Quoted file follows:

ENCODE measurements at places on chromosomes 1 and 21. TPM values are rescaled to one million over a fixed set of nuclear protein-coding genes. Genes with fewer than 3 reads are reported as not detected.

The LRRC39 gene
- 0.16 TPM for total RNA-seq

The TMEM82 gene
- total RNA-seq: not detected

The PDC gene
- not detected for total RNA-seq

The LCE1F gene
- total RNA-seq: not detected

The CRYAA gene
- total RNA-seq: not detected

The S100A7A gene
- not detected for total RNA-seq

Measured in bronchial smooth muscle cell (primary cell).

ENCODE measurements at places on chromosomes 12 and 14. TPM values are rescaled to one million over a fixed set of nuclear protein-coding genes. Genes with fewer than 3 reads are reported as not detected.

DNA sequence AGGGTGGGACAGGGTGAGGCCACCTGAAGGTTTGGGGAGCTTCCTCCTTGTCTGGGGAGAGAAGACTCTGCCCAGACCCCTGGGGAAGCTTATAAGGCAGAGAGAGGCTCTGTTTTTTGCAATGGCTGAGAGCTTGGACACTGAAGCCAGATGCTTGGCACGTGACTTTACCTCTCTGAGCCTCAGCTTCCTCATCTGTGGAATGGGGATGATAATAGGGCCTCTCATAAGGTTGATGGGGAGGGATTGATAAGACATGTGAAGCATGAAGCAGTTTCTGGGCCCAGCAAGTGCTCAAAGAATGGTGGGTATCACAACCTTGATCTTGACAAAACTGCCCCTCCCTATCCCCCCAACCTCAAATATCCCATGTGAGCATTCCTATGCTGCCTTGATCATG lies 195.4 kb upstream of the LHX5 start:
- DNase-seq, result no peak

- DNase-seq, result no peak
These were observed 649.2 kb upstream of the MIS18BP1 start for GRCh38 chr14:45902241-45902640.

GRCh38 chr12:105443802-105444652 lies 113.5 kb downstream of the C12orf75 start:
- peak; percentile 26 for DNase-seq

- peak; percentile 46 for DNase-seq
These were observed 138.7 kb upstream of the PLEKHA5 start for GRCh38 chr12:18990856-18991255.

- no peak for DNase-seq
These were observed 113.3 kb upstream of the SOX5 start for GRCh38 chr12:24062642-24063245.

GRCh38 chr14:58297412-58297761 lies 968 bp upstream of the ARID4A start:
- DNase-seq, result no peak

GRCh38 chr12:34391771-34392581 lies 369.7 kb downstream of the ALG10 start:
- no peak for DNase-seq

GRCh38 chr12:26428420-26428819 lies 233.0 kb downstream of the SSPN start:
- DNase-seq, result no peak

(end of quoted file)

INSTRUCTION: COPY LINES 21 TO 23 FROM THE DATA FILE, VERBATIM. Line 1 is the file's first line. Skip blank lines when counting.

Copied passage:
- peak; percentile 26 for DNase-seq

- peak; percentile 46 for DNase-seq
These were observed 138.7 kb upstream of the PLEKHA5 start for GRCh38 chr12:18990856-18991255.